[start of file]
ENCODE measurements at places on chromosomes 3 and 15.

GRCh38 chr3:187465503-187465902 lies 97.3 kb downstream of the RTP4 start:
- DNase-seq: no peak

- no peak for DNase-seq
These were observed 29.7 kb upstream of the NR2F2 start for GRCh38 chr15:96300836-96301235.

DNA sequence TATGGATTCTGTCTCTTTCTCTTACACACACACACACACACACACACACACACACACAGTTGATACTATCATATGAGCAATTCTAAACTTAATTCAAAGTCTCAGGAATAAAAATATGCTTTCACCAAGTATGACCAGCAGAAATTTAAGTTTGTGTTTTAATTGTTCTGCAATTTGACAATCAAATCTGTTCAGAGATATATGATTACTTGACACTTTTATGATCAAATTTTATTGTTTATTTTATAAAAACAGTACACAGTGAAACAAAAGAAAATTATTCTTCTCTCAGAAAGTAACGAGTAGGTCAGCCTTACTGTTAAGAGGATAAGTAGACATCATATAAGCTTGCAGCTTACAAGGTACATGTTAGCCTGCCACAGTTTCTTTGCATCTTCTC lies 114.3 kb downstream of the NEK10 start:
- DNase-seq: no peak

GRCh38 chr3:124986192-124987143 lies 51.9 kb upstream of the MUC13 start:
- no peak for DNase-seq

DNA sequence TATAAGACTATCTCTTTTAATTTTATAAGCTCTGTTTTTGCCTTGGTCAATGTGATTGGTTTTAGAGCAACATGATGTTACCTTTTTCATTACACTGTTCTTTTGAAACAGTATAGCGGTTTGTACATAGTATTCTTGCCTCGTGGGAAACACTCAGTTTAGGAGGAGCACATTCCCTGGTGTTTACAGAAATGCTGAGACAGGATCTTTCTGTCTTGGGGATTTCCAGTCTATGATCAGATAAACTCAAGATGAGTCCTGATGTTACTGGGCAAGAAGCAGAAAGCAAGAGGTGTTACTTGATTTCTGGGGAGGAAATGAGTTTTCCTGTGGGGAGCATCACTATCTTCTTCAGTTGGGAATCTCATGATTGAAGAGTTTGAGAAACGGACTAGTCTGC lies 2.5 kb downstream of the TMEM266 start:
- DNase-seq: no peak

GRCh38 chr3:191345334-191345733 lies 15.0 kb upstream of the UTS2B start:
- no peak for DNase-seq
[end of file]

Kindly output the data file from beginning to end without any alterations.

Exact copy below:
ENCODE measurements at places on chromosomes 3 and 15.

GRCh38 chr3:187465503-187465902 lies 97.3 kb downstream of the RTP4 start:
- DNase-seq: no peak

- no peak for DNase-seq
These were observed 29.7 kb upstream of the NR2F2 start for GRCh38 chr15:96300836-96301235.

DNA sequence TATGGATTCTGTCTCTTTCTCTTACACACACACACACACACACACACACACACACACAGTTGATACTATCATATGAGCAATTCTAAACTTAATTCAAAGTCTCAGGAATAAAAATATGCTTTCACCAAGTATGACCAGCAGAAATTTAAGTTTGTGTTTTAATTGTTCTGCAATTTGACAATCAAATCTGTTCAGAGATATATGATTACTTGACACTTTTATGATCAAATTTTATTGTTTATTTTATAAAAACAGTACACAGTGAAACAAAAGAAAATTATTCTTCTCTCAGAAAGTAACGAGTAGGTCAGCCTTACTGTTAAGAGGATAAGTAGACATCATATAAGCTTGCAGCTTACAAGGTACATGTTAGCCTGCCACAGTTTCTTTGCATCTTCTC lies 114.3 kb downstream of the NEK10 start:
- DNase-seq: no peak

GRCh38 chr3:124986192-124987143 lies 51.9 kb upstream of the MUC13 start:
- no peak for DNase-seq

DNA sequence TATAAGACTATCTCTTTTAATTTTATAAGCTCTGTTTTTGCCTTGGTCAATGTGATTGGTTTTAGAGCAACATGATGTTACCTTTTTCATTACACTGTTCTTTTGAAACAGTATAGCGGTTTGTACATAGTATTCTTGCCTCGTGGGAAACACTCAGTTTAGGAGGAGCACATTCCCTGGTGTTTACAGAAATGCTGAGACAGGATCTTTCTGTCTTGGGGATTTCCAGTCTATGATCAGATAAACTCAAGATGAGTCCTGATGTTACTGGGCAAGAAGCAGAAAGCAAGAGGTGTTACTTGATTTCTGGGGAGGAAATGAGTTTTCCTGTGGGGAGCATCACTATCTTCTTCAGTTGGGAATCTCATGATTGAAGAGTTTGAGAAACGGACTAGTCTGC lies 2.5 kb downstream of the TMEM266 start:
- DNase-seq: no peak

GRCh38 chr3:191345334-191345733 lies 15.0 kb upstream of the UTS2B start:
- no peak for DNase-seq